I've seen it from many folks in my short time in web3. An ally joins a Twitter space tailored to a specific underrepresented audience (Women, LGBTQ2IA, Black folks, etc.). At some point, the discussion addresses the challenges of that particular community in web3. The ally requests to speak, expresses their disgust and shock at what they've heard and asks, "what can we do?".
The intentions may be good, but this question overlooks one key point—now the burden falls on the marginalized folks to educate the ally about how to help. It also assumes they want your specific help.
Your intentions are good, you genuinely want to help, but you don't know what to do or where to start. Here are the first steps I share with folks looking to be effective allies in web3:
Stop Talking. Start Listening.
Follow underrepresented folks. Read their tweets. Show up and listen in on their spaces. And do all this without the need to announce your presence, share your thoughts, or ask your questions. Why? Because you're a guest. And it's important for allies to respect the safe spaces of underrepresented groups.
Listen to them and their experiences within web3. How are they different from yours? How are they similar, if at all? If you had to choose, would you rather have their day-to-day experiences in this space or yours?
When you stop talking and start listening a beautiful thing happens—you begin to hear answers to that well-meaning question, "what can I do?". You start to develop empathy for lived experiences that are different than yours. You may see a tiny fraction of the world experienced by underrepresented people, instead of the world you experience.
Look inward and reflect on your privilege.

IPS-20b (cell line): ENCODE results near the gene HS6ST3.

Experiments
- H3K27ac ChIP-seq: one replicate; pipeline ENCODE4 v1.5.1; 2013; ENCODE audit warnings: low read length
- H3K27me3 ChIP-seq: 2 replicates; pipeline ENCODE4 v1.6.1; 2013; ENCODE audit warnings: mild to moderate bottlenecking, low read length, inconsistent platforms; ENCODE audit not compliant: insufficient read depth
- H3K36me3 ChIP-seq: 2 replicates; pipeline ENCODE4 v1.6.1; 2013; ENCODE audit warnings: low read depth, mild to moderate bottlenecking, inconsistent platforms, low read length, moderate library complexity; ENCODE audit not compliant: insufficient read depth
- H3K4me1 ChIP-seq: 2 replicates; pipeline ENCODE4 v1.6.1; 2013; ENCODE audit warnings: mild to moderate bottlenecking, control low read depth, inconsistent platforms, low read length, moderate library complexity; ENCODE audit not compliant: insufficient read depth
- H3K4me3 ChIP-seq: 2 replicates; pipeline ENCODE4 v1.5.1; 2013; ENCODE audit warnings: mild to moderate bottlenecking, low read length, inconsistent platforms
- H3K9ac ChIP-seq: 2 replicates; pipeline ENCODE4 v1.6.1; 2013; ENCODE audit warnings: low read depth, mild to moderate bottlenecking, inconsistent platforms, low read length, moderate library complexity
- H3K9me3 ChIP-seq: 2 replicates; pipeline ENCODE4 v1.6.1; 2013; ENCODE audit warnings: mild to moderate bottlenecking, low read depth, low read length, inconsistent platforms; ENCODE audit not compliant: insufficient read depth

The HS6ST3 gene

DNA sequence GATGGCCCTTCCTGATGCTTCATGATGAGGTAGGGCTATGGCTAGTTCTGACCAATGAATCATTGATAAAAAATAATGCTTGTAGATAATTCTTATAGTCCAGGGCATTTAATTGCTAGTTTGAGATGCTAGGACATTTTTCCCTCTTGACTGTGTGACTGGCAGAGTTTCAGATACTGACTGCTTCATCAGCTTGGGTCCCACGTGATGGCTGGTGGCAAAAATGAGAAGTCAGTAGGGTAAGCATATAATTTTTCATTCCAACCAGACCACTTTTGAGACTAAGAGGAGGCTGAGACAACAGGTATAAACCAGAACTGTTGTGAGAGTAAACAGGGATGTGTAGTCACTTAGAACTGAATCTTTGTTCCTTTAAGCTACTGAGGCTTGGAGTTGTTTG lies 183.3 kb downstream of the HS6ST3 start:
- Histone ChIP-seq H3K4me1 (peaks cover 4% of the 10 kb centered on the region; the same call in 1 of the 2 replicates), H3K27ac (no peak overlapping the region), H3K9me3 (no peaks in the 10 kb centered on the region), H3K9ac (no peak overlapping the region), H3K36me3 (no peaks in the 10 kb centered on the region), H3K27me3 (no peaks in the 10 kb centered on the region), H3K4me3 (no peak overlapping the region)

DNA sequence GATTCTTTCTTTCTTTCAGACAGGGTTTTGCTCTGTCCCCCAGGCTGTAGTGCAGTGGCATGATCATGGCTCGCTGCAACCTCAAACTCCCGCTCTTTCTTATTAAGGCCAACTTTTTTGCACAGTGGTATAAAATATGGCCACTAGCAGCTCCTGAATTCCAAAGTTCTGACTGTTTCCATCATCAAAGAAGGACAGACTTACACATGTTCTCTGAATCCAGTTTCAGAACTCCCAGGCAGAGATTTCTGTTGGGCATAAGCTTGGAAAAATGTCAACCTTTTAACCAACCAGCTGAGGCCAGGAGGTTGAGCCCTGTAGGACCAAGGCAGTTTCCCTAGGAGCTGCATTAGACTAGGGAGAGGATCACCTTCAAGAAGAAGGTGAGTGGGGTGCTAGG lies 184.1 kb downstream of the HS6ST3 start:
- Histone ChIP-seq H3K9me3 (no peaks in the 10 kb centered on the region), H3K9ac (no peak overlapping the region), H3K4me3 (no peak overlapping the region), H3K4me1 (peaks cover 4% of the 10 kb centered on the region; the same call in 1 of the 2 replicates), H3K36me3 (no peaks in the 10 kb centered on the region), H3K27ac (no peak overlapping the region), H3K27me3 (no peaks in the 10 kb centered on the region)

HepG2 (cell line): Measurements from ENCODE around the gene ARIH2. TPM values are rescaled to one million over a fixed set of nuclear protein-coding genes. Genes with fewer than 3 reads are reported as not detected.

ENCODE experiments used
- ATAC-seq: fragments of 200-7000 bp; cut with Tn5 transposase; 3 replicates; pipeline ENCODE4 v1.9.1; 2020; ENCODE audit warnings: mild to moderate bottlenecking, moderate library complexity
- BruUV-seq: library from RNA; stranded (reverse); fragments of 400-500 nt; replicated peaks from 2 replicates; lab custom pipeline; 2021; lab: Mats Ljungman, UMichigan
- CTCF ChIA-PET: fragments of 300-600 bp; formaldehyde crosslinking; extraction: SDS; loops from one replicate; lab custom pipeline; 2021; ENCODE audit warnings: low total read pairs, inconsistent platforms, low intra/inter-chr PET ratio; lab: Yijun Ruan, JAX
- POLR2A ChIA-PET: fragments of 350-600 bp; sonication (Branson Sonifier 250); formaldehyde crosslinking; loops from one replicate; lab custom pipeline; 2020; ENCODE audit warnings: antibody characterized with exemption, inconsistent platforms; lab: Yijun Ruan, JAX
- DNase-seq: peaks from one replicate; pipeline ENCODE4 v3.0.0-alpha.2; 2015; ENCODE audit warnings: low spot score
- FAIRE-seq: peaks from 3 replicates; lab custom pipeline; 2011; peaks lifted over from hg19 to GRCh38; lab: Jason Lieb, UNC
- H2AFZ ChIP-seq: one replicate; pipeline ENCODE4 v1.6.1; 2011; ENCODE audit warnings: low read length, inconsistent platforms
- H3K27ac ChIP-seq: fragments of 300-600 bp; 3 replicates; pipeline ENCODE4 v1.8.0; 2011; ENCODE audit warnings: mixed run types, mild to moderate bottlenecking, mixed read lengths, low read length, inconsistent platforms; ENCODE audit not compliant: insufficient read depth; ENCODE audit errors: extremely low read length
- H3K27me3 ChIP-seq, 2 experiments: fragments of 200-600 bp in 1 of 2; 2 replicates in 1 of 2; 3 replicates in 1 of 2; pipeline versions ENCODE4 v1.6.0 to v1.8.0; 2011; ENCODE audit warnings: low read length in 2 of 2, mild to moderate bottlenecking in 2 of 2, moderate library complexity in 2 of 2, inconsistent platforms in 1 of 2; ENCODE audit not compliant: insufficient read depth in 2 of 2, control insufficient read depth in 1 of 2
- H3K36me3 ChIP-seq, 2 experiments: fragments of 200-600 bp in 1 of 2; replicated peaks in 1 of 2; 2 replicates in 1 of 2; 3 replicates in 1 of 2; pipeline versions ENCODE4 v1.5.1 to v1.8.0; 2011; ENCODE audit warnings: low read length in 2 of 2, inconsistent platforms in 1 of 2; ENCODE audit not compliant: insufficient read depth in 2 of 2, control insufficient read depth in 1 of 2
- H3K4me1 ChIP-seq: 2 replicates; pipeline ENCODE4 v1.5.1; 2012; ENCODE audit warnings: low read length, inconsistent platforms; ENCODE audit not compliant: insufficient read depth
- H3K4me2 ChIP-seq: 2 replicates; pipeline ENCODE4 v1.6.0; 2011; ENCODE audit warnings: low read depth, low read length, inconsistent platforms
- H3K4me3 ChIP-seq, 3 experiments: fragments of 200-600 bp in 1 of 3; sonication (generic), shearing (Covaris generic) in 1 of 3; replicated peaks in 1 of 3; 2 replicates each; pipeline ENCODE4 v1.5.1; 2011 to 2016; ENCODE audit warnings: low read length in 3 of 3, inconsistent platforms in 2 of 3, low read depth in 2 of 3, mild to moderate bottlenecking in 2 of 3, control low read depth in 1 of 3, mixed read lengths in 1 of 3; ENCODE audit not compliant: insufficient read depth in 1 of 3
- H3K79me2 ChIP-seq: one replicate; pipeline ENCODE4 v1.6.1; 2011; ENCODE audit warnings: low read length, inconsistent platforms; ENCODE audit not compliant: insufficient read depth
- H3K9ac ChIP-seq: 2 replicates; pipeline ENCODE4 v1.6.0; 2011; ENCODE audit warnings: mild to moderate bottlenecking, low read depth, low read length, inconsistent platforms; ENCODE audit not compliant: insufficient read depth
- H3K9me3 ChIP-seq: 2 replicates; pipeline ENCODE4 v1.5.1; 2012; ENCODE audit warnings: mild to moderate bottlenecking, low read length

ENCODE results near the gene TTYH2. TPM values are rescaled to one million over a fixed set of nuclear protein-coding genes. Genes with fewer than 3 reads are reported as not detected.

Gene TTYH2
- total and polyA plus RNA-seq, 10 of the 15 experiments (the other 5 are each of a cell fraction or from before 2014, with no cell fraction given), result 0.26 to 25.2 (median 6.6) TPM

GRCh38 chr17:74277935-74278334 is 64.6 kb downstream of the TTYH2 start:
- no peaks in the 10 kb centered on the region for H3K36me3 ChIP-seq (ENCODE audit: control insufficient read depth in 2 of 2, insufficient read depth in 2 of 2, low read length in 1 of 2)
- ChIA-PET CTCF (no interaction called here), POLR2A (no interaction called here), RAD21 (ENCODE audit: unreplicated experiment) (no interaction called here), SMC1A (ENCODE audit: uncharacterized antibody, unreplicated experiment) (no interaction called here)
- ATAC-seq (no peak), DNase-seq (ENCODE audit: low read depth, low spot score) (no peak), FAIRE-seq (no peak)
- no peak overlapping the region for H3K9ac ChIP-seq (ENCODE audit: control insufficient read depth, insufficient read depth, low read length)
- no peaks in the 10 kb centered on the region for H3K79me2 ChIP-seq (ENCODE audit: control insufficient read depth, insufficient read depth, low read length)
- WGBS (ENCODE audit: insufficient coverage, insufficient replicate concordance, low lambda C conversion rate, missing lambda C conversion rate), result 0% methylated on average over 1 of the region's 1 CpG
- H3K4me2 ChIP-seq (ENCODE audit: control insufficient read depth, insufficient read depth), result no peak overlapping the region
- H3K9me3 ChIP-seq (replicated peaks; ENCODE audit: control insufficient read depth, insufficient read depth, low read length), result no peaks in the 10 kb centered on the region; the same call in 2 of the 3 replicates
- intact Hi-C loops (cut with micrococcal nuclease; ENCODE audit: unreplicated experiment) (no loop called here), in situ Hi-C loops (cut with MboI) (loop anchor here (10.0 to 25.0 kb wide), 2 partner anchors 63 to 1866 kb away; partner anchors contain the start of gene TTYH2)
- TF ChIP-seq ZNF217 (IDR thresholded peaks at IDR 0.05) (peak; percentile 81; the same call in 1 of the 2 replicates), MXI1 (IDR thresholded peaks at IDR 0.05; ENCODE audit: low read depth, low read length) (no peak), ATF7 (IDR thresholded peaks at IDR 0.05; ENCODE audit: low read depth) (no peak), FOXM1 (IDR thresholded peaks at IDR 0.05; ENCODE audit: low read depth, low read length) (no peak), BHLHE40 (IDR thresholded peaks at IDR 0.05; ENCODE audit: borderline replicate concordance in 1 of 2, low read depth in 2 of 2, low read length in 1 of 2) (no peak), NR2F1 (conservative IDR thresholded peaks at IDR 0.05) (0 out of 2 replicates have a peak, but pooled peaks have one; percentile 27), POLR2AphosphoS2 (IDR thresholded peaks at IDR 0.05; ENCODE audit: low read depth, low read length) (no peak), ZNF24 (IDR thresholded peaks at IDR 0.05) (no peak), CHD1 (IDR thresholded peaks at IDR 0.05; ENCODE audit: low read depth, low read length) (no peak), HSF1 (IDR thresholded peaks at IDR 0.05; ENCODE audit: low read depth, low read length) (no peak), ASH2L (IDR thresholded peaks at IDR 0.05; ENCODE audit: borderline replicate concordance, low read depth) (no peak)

Allies have privilege, lots of it. If you want to be a better ally it's critical that you start with some self-reflection.
What are the opportunities you've received because of your identity? What can you access because of your race, gender, education, class, etc.? What have you accessed because of your race, gender, education, class, etc.?
Spend time reflecting—knowing this won't happen overnight. From there develop three ways you can extend your access to underrepresented people. Remember, access doesn't have to be capital. Network, knowledge, and other opportunities are also critically important.
Your privilege has made certain aspects of your life easier. Being an ally means paying this luck forward.
If this all sounds hard and overwhelming, that's because it is. Sit with that and examine why that is. It's understandable that your internal voice would want to push you away from this work. But remember, being an ally isn't comfortable. Prejudices, phobias, and biases don't get better without uncomfortable and difficult conversations.
Ally is a verb. It's an intentional and lifelong journey—not a moment in time. Your desire to help alone won't bring change. You have to be willing to put in the work and take action.